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Microsoft Corporation's Cloud-Computing Business Is Surging

A long aisle of servers with a cloud floating in the middle of it.

Software giant Microsoft 's(NASDAQ: MSFT) stock rose about 2.3% on Friday after the company reported better-than-expected fiscal 2017 second-quarter results. Adjusted earnings per share (EPS) of $0.83 on adjusted revenue of $25.8 billion were 6% and 2%, respectively, better than analysts' consensus estimate for the quarter.

But there's a more interesting story from the quarter than the company's market-beating financial results. Microsoft's cloud-computing business, Azure, which competes directly with 's(NASDAQ: AMZN) Amazon Web Services (AWS), saw its revenue skyrocket 93%, or 95% in constant currency.

Here's a look Azure's growth, and why it's important.

A long aisle of servers with a cloud floating in the middle of it.

Image source: Getty Images.

About Azure's growth

Azure is a cloud-computing business giving enterprise customers scale and efficiency for secure server infrastructure and cloud applications. And it's driving results for Microsoft.

With 93% year-over-year growth in revenue, Azure played an important role in the growth in Microsoft's intelligent cloud segment, which delivered $6.9 billion in revenue for the company during the second quarter, up 8% year over year and 10% in constant currency.

Investors should take notice of this key growth driver for Microsoft's intelligent cloud segment. Though Microsoft doesn't break out Azure's exact revenue figures, or even Azure's operating margin, there's no mistake that the intelligent cloud segment to which Azure belongs is important to the company's results. The overall segment accounted for 43% of Microsoft's overall operating profits in Q2 -- a level that will likely grow as Azure becomes a larger part of this segment.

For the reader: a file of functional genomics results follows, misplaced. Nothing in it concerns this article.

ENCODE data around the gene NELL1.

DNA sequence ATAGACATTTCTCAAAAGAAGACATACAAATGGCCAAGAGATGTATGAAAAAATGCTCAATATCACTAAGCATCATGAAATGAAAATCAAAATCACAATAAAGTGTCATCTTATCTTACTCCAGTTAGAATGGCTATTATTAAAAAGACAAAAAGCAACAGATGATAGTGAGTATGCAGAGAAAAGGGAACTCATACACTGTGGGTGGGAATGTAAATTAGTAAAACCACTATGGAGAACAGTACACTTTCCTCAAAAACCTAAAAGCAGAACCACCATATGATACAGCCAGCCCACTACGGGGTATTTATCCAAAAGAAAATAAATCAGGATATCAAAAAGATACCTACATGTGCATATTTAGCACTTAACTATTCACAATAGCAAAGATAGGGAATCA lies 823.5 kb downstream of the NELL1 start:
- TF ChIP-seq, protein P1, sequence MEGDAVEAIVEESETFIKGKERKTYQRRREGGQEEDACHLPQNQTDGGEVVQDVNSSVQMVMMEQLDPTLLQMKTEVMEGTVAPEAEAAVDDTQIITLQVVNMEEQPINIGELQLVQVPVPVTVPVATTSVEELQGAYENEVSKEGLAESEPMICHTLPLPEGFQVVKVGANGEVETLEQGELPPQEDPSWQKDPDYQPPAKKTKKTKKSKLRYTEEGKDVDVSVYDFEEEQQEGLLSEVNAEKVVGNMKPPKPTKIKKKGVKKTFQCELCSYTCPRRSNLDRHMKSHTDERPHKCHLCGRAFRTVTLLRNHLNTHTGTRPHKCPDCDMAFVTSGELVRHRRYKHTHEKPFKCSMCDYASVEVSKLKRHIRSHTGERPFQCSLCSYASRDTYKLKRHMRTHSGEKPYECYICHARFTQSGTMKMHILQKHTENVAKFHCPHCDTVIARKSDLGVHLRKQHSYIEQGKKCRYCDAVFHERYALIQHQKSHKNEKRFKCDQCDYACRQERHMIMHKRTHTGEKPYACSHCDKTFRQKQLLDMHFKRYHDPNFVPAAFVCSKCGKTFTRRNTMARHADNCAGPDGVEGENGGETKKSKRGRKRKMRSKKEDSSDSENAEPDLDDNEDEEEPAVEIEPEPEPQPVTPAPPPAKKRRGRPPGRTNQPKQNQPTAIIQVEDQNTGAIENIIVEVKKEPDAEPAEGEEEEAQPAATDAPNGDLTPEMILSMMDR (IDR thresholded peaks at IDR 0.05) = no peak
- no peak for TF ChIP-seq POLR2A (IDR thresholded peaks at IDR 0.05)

Big opportunity

If the performance of Amazon's AWS is any indication of the potential for Azure, Microsoft's cloud-computing segment has a promising future. Indeed, based on AWS' robust performance, Azure has likely already morphed into a significant cash cow for Microsoft.

Amazon, which provides direct visibility into the financials of its AWS unit, generates about 75% of its total operating profits from the cloud-computing segment. Further, AWS is a growth machine for Amazon. In Amazon's most recently reported quarter, for instance, AWS operating income soared about 100% year over year, to $861 million.

Indeed, Microsoft seemed to confirm the profit-driving characteristics of Azure in the company's second-quarter earnings call. During the call, management said a 2 percentage point year-over-year increase in its commercial cloud gross margin, to 48%, was "largely driven by improvement in the Azure gross margin percentage."

Azure on a laptop.

Azure. Image source: Microsoft.

Azure's success is a particularly positive development for Microsoft since management indicates that the segment's performance carries over to the company's intelligent cloud segment in its entirety. Microsoft CFO Amy Hood explained (via a Reuters transcript ) this interlinking between Azure and other components of the company's cloud segment:

So, when I think about the material gross margin improvement we saw on Azure, it continues the path we've actually been on. Where we've been discussing, as you continue to see customers ask for us and our help in managing their digital estate consistently, securely, through one interface, you'll actually see growth across all components of that cloud.It benefits margin, not just in Azure, but across, actually, the entirety of the cloud.

In other words, not only is Azure's revenue and profitability increasing rapidly, but its impact on the company's overall intelligent cloud business is growing. At this rate, Azure is bound to have a meaningful impact on Microsoft's overall growth in the coming years.

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Teresa Kersten is an employee of LinkedIn and is a member of The Motley Fool's Board of Directors. LinkedIn is owned by Microsoft. Daniel Sparks has no position in any stocks mentioned. The Motley Fool owns shares of and recommends The Motley Fool has a disclosure policy .

The views and opinions expressed herein are the views and opinions of the author and do not necessarily reflect those of Nasdaq, Inc.

The views and opinions expressed herein are the views and opinions of the author and do not necessarily reflect those of Nasdaq, Inc.

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